If you follow education policy in the United States you know the re-authorization of the Elementary and Secondary Education Act is long overdue. The law's most recent iteration, the No Child Left Behind Act (NCLB), has its flaws and almost no one on either side of the aisle disagrees on that point. When re-authorization does occur and final legislation is passed through Congress, countless programs in the education sphere will have changed. Some will have changed so much that we will barely recognize them and some will have only been tweaked.
It's our hope that one key principle be retained: that public funding continue to be explicitly allocated to provide students high-quality expanded learning opportunities in the summer and after school. In the meantime, as the U.S. Department of Education (DOE) grants waivers to states to bypass some of NLCB's rules, it's our hope that states given waivers include a plan for continuing to deliver high-quality expanded learning opportunities as part of their reform plans.
Elected and agency officials are assessing which components of NCLB are working, and which can be supplemented with alternative strategies to boost performance. We strongly urge them to remember that the children served by summer learning and after school providers need that extra time to be successful in school. They must remember that learning doesn't stop when the school bell rings -- and students who are behind need to take advantage of that extra time in the summer and after school to hone their skills, catch up to their peers, and be ready to succeed in the school day.
The reality is that most low-income students would not otherwise have access to services were it not for publicly funded programs such as those supported by NCLB. One of these programs is called SES or Supplemental Education Services. In layman's terms, this is tutoring provided to students who are struggling most in our public schools. In our experience, the reason for this struggle is not uniform amongst students who need this service -- they may lack core academic skills, or have social or emotional challenges -- in any case, these students need an extra leg up. These students need what many in education call, 'more time on task.' SES provides support for it, and BELL (Building Educated Leaders for Life) delivers high-quality learning opportunities.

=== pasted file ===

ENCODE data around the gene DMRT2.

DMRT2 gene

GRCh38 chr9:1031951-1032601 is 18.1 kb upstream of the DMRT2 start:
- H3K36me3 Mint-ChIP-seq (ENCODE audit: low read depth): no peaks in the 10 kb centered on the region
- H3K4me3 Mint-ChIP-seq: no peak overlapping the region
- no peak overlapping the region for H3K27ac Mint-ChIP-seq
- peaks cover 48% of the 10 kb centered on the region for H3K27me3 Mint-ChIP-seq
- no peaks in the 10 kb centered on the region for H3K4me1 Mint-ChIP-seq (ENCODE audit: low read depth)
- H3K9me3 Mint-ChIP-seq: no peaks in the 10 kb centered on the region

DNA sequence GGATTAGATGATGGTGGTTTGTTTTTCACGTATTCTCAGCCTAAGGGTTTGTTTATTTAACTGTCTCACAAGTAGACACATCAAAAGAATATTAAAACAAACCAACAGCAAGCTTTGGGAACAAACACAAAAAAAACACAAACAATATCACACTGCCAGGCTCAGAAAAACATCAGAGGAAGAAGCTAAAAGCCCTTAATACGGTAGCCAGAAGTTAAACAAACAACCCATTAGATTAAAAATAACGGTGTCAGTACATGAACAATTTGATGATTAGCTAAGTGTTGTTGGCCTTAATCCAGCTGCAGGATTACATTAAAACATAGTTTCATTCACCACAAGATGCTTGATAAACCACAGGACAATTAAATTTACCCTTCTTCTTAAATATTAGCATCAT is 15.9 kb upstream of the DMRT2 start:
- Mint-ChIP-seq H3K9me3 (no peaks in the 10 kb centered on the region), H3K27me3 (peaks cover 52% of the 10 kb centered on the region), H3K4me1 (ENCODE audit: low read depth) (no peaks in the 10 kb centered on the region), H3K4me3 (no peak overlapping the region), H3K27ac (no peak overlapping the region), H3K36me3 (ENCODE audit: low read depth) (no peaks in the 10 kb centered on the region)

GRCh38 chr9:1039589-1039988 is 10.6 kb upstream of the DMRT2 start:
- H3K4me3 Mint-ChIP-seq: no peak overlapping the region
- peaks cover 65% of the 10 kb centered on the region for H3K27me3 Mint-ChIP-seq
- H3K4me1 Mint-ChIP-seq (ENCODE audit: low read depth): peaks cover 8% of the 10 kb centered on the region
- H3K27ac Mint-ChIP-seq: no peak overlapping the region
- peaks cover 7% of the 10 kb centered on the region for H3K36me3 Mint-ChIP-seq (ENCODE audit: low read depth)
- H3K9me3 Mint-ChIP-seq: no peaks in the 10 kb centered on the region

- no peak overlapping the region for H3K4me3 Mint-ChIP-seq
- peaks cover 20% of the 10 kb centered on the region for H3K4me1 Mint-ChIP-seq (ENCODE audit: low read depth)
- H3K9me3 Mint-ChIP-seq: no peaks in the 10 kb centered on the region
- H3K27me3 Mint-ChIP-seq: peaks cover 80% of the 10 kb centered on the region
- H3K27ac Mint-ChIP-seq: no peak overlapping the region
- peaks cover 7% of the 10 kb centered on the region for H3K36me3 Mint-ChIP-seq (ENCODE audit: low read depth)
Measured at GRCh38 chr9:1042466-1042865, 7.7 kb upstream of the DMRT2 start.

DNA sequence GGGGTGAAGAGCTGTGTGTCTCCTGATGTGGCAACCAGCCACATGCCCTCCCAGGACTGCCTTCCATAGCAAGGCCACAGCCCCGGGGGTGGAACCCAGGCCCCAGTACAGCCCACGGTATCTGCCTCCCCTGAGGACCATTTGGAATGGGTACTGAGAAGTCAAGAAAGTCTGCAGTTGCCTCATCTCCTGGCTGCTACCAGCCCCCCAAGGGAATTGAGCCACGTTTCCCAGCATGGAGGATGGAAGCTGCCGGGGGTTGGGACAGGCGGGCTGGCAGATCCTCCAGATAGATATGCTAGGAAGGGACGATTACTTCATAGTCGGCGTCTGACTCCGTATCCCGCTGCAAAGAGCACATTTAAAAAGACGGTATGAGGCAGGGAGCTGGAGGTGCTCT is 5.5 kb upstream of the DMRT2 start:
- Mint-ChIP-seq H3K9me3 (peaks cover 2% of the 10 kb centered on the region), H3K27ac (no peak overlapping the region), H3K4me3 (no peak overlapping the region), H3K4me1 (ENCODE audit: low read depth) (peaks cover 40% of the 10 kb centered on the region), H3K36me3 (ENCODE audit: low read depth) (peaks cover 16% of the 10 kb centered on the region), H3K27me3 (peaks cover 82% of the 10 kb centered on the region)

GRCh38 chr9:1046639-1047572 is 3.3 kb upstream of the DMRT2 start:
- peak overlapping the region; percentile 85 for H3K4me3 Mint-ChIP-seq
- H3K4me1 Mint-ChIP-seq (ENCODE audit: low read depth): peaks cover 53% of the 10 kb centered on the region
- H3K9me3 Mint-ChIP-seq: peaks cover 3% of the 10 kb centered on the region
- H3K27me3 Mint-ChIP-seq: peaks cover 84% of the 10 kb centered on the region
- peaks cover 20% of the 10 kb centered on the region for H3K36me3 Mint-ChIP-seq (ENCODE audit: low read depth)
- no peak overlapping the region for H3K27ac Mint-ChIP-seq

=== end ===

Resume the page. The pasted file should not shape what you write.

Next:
SES is making a difference, even if it is not perfect. When it is implemented well by schools and districts, parents chose the program that works best for them and their families. Public funding enables schools and community partners, including BELL, to deliver after school tutoring opportunities for thousands of children.
BELL is immensely proud of this effort. SES helped us serve Damien and his two brothers, Devon and Divrone, and his sister, Deajanae, in Baltimore's Dickey Hill Elementary and Middle School. Damien's family lived in a tough neighborhood with a lot of gang violence and they were drawn into gang activity after school.There were few other options in their housing development. SES provided Damien and his siblings a place to go. BELL's team of teachers and tutors served as role models and got him engaged in his schoolwork. He stopped skipping classes in the school day, became a mentor to his brothers and sister, and is working hard to get ready for high school. Devon, Divrone, and Deajanae are following their brother's example. And many more student, whom BELL recognizes as "scholars," have similar stories.
Changes to the federal law that govern SES have been made more complex in the past year by the U.S. DOE granting of waivers. Maryland has not been given a waiver (as of press time), and so funding through the SES provision of NCLB continues to support after school tutoring for Damien and his siblings. States seeking waivers should consider what their students would lose if they abandon allocating funding for programs like SES.
We expect the face of ESEA to change both at the federal and state level, as most policy makers do. But during the process we urge all the decision makers at every level of government to remember that it is our responsibility to ensure that children from all backgrounds have access to quality education programs, and the strongest path to success involves expanded learning and community-based partners. The re-authorization provides an opportunity to code such partnerships into the education process in a powerful way. It's an opportunity to increase expectations around quality and outcomes and ensure that public funding is invested in the best programs that work for students, families, and schools.
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